• Nγmeasured in -3.7 ≤ η ≤ -2.3 have been scaled with Npart/2

    • Increasing coll. energy increases Nγ

    • CuCu and AuAu collisions at same Npart have same Nγ

    • Nγ/0.5*Npartconstant with Npart: Photon production at forward rapidity is due to Soft processes

    • HIJING results match well with data

    • Nch also scales with Npart

    • Nch/Nγ= 1.4 ± 0.1 for √sNN= 62.4GeV

      = 1.2 ± 0.1 for √sNN = 200 GeV

    Ref: PHOBOS data : PRL 87 (2001) 102303 ; PRL 91(2001) 052303


    Recent results from star

    Longitudinal Scaling of Photon Production

    • dNch/dη/0.5*Npartv/s (η -ybeam) : independent of beam energy: Limiting Fragmentation Phys. Rev. 188 ( 1969) 2159

    • Longitudinal scaling observed for Photons at forward rapidity independent of Beam Energy, Event Centrality

      STAR Coll. PRL 95(2005) 062301

    • Nowalso seen to be true for different Colliding Systems

    • Longitudinal scaling in Charge Particles centrality dependent at η – ybeam= 0.25 to 1.25

      STAR Coll. Phys. Rev. C 73 (2006) 034906.


    Recent results from star

    WHY IS ANISOTROPIC FLOW IMPORTANT?

    P.F. Kolb & U. Heinz, NP A

    715 (2003) 653c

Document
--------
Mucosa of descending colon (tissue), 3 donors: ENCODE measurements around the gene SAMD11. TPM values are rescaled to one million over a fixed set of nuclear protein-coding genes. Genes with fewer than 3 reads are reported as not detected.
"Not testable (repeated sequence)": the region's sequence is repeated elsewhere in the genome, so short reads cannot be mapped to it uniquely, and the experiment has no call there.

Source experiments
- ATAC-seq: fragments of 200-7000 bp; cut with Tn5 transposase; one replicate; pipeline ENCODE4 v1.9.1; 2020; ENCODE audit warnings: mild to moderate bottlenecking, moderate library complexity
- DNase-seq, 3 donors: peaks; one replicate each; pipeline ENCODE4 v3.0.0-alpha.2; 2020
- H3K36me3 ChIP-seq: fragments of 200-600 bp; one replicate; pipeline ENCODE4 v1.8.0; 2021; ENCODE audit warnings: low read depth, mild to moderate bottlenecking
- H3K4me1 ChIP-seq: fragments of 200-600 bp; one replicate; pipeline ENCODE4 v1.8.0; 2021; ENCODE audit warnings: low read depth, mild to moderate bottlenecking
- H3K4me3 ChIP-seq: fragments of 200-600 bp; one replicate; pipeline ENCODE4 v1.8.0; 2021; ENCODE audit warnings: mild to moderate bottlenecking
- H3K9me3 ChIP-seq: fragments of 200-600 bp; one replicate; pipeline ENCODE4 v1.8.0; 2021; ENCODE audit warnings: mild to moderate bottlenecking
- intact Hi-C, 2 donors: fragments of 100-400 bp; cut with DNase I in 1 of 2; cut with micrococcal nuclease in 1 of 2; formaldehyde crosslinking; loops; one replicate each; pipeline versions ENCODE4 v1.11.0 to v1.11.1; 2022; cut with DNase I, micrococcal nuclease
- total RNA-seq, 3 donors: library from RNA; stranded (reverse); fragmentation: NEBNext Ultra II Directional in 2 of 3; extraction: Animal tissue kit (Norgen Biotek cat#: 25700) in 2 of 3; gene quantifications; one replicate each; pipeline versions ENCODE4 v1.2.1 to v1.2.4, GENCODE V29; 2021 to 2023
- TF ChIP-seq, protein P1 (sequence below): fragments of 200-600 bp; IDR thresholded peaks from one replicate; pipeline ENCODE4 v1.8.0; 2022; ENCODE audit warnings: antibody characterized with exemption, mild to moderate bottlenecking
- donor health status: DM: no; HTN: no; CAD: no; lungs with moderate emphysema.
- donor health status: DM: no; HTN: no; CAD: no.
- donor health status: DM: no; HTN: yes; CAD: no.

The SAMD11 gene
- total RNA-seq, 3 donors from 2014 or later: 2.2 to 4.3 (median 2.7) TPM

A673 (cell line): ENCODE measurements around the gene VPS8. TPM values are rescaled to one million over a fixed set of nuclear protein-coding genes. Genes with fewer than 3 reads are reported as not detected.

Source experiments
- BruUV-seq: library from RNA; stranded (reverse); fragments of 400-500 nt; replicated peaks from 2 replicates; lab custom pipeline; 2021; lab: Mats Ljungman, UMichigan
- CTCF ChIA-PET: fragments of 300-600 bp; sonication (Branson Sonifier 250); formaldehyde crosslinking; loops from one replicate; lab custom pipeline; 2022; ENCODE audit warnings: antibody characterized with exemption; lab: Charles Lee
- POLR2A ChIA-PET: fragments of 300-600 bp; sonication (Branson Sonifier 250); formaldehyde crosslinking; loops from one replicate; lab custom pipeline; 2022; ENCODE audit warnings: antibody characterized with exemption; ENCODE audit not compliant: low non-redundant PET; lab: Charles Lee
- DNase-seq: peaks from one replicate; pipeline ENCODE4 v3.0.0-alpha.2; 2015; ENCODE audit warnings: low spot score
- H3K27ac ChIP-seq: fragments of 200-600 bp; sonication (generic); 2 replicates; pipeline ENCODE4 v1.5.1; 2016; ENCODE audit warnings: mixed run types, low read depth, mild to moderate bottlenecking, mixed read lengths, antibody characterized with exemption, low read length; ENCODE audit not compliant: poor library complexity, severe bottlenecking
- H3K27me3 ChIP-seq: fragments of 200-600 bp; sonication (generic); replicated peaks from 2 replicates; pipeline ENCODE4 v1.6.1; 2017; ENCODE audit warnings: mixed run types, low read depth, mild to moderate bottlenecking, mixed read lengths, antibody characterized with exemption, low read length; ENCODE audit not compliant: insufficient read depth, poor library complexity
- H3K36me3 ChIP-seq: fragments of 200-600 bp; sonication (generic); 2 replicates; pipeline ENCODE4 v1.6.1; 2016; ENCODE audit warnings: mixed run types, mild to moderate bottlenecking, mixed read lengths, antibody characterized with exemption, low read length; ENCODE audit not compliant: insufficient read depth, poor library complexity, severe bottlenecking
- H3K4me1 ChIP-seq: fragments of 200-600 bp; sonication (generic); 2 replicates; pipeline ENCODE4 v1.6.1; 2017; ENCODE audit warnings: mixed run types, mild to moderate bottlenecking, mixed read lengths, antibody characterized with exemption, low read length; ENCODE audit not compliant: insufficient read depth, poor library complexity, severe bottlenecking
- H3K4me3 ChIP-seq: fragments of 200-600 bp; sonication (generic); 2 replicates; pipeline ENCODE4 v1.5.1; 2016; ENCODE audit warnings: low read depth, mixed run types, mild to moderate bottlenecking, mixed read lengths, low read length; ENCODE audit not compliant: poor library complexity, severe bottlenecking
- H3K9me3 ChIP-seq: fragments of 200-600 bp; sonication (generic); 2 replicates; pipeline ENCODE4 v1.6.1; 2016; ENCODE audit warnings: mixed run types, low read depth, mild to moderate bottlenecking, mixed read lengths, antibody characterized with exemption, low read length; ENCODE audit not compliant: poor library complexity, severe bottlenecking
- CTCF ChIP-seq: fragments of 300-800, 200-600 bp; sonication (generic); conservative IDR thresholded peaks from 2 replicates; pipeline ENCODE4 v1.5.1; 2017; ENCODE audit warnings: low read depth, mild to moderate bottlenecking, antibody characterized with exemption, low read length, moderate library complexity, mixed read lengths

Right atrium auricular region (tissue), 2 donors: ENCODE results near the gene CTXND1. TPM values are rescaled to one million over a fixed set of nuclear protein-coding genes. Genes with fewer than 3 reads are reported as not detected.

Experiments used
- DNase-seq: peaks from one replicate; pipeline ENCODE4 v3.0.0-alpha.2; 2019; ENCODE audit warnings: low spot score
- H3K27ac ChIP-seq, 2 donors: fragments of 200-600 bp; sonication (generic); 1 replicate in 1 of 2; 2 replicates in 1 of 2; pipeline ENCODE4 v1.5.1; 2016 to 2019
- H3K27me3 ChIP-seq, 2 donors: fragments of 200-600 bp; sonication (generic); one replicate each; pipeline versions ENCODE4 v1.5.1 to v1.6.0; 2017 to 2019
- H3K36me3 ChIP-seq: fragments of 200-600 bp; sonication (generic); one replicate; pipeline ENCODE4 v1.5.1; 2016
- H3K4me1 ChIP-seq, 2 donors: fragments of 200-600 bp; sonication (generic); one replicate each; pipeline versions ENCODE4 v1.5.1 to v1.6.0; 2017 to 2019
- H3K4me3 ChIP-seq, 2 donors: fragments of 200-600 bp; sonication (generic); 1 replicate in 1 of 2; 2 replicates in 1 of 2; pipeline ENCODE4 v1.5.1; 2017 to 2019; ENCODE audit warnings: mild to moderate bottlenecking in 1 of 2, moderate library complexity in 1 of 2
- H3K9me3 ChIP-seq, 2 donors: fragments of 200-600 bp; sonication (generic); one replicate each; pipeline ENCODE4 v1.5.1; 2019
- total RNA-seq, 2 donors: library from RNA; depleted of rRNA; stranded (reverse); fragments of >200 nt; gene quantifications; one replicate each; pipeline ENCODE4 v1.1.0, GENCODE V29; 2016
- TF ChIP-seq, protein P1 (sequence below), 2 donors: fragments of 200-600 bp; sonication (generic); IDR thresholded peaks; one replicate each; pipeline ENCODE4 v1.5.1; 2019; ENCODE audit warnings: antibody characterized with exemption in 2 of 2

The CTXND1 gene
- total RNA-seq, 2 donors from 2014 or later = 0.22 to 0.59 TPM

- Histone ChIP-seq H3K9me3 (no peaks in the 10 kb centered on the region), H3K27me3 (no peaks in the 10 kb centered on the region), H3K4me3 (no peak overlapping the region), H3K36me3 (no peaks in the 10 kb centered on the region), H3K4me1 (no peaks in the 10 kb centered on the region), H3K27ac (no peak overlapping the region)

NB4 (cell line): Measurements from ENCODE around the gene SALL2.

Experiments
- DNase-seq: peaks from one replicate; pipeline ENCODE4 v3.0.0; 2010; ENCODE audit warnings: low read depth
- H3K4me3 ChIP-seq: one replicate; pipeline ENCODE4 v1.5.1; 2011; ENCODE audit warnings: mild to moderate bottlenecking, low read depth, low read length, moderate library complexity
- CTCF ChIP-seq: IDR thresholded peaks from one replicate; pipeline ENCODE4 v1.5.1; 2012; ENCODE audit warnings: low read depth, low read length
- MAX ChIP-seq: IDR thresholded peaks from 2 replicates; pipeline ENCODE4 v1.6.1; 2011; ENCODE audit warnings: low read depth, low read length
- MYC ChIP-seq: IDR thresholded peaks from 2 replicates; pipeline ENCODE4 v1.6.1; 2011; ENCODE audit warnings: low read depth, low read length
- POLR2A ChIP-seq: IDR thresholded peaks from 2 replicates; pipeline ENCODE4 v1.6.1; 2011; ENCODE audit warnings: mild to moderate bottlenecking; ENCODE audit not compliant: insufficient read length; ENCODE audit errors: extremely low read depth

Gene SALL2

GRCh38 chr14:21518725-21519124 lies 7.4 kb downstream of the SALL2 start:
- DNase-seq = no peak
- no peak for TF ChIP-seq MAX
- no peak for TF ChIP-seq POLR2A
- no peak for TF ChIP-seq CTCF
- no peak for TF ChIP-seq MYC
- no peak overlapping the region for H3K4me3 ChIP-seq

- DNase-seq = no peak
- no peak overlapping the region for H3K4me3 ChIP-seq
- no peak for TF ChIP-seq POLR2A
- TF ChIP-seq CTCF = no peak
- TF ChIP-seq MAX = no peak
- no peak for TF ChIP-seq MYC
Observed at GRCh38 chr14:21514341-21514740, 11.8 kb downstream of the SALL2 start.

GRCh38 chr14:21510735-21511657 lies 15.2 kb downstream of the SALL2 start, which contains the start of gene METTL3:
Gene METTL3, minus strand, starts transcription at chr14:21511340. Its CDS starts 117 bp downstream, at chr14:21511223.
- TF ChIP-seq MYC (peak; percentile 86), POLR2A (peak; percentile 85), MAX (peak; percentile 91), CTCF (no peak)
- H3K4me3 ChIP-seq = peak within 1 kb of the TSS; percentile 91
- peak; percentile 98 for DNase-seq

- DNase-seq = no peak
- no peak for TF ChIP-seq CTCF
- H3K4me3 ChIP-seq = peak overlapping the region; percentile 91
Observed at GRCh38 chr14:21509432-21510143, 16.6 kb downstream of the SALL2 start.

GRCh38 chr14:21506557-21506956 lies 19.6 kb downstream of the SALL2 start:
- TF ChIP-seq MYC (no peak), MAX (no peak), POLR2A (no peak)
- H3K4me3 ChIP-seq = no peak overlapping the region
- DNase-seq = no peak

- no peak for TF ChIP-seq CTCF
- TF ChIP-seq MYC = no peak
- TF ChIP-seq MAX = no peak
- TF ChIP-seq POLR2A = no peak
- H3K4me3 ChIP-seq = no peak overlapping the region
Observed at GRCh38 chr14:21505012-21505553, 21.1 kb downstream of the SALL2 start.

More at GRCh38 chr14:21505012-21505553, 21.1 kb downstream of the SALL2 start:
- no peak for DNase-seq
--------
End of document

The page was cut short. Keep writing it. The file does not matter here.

• Anisotropic Geometry + strongly interacting medium -> Momentum anisotropy -> More particles emitted in Reaction Plane : FLOW

    • Reaction zone expansion -> decreases spatial eccentricity :Self Quenching

    • Flow develops before εX vanishes -> Sensitive to early stages of evolution.

    • S,Voloshin & A.Poskanzer Phys. Rev. C 58: 1671-1678, 1998


    Recent results from star

    FLOW AT RHIC : Hydrodynamics works!

    • Initial results of v2 by STAR : Large values, close to the ideal hydrodynamic model with complete thermalization

    • v2 depends on

    • Equation of state of the system

    • Initial Spatial Eccentricity ε

    • v2/ε : filters out trivial effect of geometry

    • Calculate ε using models : Glauber And ColorGlassCondensate

    AuAu Collisions √sNN = 130GeV

    STAR Coll. PRL.86:402-407,2001


    Recent results from star

    A Closer look at pT dependence of v2/ε

    STAR Preliminary

    STAR Preliminary

    GLAUBER

    CGC

    • v2/εincreases with centrality for both Glauber & CGC initial conditions

      • Better conversion of initial ε to final v2

    • CGC eccentricity is larger and hence gives smaller v2/ε values

    • Both models indicate higher thermalization in more central collisions


    Number of constituent quark scaling star coll phys rev c 72 2005 1490

    Number of Constituent Quark ScalingSTAR Coll. Phys. Rev. C 72 (2005) 1490

    • v2 shows a rise with pT at low pT : matches with Hydrodynamic model